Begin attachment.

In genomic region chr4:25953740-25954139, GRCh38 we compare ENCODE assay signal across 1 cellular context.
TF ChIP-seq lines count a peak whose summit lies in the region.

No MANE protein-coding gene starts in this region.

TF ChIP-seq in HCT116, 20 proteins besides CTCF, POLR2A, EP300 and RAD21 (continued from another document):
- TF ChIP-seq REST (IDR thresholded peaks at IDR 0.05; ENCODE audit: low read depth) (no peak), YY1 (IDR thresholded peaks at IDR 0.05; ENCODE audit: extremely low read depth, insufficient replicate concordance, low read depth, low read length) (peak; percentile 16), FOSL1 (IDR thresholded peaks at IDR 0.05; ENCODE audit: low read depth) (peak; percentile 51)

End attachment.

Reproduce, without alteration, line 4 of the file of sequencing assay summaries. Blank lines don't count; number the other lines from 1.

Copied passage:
TF ChIP-seq in HCT116, 20 proteins besides CTCF, POLR2A, EP300 and RAD21 (continued from another document):